Indian Head on glorious Fraser Island

Indian Head is one of the sites you will get to explore when you join in one of our island tours here at Dropbear Adventures. Located on the eastern part of Fraser Island, at one end of the stunning Seventy Five Mile Beach, Indian Head is definitely a photographer’s delight as it offers a panoramic vista of the surrounding beaches. This coastal headland also carries a rich history which explains why it is one of Fraser Island’s iconic landmarks.

Want to know what we’re talking about? Read on as we time travel back to the past and give you hints on what you could expect from this natural jewel.

The Beginnings

Fraser Island may not have come to exist without Indian Head –yes, you read that right. Because of Indian Head and other volcanic rock structures, including Waddy Point and Middle Rocks, Fraser Island developed over time into what it is today. As featured in a Wikipedia article, “The outcrop consists of rhyolite that was originally created by volcanic activity about 50 to 80 million years ago.”

Story Behind the Name

You might ask, “Where did Indian Head get its name? Are there many Indian heads on Fraser Island?” Well, there’s always a story behind a person’s or a place’s name, and Indian Head is no exception. One story says Indian Head was named as such because it’s shaped like a Native American Indian chief’s headdress when you drive up the Eastern beach. However believable it may seem, historical evidence proves that the site actually got its name from Captain James Cook.

Known to the Aboriginals as “Tuckee”, Indian Head was named by Captain James Cook after the inhabitants of the island. According to, “Captain Cook first sighted the Fraser Island Butchulla people during 1770 and named Indian Head on the eastern beach after them.” The term “Indian” apparently meant an island’s natives centuries ago.

Activities on Indian Head

Because of its amazing location, Indian Head allows visitors to take a peek into the rich marine life of Fraser Island. According to Phil James of, winter is the best time to visit if you want to spot “huge schools of tailor arriving for spawning and as well as sharks, rays, turtles and dolphins.” Humpback whales also pass by and can be sighted during whale season.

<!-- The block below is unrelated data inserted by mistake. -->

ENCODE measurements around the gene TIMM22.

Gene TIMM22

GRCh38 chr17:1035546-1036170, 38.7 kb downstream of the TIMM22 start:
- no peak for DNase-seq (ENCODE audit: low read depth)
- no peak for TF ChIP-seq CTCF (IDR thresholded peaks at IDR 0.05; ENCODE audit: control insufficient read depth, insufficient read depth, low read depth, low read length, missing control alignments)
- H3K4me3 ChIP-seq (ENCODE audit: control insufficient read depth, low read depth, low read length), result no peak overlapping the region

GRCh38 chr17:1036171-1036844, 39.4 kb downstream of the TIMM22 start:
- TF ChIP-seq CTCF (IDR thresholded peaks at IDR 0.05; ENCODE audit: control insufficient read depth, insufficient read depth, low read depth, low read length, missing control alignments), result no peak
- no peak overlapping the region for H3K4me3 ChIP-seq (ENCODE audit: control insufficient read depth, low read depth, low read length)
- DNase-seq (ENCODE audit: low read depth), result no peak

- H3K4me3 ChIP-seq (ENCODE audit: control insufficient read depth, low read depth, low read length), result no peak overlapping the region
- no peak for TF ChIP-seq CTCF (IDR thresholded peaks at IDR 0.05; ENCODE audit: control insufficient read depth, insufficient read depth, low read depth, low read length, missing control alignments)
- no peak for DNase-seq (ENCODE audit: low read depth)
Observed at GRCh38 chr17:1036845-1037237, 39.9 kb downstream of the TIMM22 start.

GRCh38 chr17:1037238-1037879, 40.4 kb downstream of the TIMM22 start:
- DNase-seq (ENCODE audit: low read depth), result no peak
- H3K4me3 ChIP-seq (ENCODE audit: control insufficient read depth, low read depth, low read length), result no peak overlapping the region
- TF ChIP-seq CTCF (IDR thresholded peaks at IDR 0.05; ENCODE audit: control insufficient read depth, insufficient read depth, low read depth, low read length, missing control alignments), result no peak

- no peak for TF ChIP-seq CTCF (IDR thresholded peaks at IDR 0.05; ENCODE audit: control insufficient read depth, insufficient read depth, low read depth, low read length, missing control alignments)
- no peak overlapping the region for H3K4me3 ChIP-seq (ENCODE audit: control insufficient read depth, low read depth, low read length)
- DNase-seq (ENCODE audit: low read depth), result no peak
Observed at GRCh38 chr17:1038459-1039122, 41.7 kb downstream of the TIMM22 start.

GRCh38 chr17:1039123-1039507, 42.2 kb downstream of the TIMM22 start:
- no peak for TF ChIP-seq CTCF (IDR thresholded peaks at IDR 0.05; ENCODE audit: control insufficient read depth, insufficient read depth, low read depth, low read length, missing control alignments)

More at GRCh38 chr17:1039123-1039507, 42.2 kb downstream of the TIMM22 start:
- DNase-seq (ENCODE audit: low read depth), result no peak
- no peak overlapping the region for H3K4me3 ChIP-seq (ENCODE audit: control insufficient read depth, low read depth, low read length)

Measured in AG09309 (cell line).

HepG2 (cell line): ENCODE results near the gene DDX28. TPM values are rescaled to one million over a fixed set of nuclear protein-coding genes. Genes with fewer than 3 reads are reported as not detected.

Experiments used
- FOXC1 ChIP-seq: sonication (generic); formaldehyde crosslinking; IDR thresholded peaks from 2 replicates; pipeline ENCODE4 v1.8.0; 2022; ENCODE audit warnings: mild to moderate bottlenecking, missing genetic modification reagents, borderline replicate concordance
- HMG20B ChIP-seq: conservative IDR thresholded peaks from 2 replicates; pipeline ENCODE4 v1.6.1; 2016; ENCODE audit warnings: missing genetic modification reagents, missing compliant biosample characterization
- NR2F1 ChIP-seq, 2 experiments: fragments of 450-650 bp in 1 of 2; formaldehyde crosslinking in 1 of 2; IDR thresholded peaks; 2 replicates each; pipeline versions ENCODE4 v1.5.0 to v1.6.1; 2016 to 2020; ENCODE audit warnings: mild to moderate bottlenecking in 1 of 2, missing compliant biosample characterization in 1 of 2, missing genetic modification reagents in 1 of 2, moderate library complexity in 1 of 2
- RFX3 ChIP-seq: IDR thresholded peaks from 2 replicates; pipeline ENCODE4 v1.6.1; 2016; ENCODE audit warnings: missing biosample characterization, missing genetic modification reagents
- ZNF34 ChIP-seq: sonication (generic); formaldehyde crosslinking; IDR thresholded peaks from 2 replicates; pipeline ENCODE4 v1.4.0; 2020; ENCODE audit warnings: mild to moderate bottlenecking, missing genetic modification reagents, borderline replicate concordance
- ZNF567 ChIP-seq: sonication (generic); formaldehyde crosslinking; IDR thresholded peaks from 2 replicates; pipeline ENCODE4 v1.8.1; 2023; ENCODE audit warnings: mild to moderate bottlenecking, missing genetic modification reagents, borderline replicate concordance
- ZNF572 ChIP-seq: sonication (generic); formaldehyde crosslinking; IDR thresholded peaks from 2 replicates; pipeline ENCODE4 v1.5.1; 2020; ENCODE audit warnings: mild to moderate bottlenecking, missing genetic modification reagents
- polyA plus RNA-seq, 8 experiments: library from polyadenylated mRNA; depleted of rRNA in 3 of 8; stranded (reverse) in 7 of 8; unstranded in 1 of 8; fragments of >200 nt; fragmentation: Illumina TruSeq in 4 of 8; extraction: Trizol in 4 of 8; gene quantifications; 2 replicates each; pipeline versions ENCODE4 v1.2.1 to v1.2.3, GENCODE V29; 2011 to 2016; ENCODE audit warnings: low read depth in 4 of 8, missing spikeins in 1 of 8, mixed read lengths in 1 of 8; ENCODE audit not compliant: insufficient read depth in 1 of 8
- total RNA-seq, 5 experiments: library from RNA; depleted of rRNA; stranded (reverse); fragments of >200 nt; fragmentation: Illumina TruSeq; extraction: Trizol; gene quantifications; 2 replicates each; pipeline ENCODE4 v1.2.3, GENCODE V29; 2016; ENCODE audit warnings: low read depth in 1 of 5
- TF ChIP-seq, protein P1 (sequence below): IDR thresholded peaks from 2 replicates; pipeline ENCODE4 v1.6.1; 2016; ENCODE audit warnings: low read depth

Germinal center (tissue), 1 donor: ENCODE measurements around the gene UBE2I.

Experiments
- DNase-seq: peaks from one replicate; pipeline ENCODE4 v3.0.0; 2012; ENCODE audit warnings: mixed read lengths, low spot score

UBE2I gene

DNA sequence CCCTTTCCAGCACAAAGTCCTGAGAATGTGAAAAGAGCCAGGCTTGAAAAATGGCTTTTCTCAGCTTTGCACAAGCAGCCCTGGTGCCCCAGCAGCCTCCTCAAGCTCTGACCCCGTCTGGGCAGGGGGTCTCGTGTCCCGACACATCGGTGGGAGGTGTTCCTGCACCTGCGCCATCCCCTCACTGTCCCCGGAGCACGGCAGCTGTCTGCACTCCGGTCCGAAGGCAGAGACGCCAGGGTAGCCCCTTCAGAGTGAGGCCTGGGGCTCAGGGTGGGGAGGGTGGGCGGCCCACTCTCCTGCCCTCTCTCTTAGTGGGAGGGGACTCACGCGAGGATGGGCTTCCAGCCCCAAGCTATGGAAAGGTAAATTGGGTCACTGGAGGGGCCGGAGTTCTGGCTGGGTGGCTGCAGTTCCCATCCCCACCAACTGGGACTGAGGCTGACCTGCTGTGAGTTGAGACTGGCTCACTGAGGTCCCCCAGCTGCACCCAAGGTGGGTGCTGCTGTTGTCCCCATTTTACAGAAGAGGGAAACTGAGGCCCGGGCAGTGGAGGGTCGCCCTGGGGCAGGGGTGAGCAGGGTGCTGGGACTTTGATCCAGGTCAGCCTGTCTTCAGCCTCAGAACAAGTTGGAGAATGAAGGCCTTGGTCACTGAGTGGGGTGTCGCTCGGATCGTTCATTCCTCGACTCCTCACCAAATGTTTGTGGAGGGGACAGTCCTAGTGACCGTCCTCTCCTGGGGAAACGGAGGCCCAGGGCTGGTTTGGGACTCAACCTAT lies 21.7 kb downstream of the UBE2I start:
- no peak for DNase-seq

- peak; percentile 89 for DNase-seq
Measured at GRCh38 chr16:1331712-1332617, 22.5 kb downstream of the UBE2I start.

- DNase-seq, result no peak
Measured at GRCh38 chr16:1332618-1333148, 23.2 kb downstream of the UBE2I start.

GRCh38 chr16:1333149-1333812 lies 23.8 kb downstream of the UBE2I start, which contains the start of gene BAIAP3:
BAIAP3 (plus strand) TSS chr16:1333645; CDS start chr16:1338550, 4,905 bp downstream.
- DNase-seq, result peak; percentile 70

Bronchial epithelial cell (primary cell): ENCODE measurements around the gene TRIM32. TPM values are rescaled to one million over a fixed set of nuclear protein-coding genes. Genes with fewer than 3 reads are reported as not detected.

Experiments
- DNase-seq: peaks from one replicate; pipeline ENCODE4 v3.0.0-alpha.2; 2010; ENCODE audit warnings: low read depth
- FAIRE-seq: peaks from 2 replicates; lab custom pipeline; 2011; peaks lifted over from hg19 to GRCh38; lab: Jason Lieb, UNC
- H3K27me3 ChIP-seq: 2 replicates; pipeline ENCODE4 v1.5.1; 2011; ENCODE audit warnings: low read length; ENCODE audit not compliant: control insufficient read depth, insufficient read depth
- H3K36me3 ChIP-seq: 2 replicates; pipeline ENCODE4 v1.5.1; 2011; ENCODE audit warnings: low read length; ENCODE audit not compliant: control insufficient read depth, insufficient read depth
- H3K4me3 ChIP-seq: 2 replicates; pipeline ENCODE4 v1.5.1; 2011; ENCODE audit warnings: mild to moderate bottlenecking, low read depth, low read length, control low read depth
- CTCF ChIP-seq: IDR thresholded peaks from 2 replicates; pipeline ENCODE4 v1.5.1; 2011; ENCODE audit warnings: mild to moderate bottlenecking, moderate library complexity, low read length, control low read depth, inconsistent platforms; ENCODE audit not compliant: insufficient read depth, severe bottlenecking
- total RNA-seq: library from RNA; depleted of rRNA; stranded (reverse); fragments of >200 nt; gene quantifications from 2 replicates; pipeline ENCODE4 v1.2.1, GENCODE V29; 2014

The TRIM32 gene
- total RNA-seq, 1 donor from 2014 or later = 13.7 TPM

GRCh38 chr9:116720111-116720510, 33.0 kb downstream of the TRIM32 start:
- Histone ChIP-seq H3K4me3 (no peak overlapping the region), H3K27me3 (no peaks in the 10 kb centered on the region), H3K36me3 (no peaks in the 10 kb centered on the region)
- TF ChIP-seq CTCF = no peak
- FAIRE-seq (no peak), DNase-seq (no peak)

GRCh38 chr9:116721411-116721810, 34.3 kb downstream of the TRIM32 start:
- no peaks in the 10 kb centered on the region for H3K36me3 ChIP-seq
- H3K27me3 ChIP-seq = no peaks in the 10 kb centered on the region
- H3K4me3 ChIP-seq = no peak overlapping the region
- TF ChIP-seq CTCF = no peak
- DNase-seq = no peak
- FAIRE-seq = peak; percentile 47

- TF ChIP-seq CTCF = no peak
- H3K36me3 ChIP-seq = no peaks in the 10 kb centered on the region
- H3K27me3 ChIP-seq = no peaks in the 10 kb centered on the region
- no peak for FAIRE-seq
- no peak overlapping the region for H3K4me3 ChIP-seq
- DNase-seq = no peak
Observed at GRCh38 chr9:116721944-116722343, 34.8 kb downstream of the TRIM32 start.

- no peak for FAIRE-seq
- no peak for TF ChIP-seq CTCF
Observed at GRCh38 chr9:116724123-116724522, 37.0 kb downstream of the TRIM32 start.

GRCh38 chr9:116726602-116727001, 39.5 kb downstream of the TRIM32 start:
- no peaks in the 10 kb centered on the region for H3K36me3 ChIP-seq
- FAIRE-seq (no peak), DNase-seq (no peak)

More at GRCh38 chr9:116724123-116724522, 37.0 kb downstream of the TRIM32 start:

If you want to go fishing, Indian Head is also the best spot for this activity. October and into November are the ideal months to prepare your fishing rods and baits as these months offer quality catches for anglers. August and September, on the other hand, protects these fish with an imposed fishing ban. When fishing remember to wear appropriate clothing and quality footwear as the rocks can be very slippery.

However breathtaking this spot can be, it’s only possible to relish them throughout the day since camping is prohibited on Indian Head. But you can always set up base elsewhere as “Alternative camping is available at Dundubara and Waddy Point campgrounds” according to Boxatrix. So make sure you can take in as many spectacular sights as you can when you visit Indian Head.

Where to Next?

Indian Head is accessible via 4WD, which means you can easily get to other spots on the island once you’ve decided you’ve had enough Fraser Island fishing for the day. You can head on to the Champagne Pools and experience nature’s Jacuzzi via a short boardwalk from Indian Head.

At Dropbear Adventures, it’s always a pleasure for us to introduce visitors to the scenic sites in Fraser Island, including the incredible Indian Head. Call us today and let us tailor a memorable adventure for you on our Fraser Island Tours.